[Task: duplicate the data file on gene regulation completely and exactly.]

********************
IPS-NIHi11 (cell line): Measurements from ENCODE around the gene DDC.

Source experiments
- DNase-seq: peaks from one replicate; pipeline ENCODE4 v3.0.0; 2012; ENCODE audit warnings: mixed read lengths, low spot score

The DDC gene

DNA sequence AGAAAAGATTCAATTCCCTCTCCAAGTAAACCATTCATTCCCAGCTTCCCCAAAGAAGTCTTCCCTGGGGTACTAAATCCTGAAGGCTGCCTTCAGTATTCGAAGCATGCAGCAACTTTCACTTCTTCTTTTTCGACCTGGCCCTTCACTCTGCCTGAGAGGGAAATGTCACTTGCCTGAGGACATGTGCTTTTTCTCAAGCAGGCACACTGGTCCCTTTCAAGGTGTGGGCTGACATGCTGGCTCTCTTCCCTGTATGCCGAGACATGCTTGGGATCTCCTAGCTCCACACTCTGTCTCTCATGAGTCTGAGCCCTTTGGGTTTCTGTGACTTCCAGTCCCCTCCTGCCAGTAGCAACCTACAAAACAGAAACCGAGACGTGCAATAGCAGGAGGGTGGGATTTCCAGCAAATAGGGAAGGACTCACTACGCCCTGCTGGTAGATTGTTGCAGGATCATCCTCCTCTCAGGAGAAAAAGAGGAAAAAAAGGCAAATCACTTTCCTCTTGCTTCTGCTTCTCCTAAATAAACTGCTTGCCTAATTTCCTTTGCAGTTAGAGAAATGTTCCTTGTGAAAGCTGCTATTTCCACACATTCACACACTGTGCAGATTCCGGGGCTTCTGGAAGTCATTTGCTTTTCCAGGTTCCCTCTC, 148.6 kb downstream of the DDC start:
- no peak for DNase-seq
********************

IPS-NIHi11 (cell line): Measurements from ENCODE around the gene DDC.

Source experiments
- DNase-seq: peaks from one replicate; pipeline ENCODE4 v3.0.0; 2012; ENCODE audit warnings: mixed read lengths, low spot score

The DDC gene

DNA sequence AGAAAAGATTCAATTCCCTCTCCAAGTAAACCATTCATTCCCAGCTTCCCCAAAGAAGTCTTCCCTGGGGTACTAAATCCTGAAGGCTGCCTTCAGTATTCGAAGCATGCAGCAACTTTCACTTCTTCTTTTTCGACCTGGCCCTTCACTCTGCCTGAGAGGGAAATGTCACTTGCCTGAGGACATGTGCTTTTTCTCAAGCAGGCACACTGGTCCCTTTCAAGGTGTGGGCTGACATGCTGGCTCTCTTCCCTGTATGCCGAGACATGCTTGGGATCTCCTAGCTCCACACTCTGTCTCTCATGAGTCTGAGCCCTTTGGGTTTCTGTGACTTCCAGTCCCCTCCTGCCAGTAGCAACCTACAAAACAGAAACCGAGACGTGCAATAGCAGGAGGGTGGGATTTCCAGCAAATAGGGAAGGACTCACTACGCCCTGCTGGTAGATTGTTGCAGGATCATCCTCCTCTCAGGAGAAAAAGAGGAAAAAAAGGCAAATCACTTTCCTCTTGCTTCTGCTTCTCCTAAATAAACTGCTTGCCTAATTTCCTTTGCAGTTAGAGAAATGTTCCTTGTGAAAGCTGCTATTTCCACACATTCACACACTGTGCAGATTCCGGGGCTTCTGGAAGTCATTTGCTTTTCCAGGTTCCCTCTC, 148.6 kb downstream of the DDC start:
- no peak for DNase-seq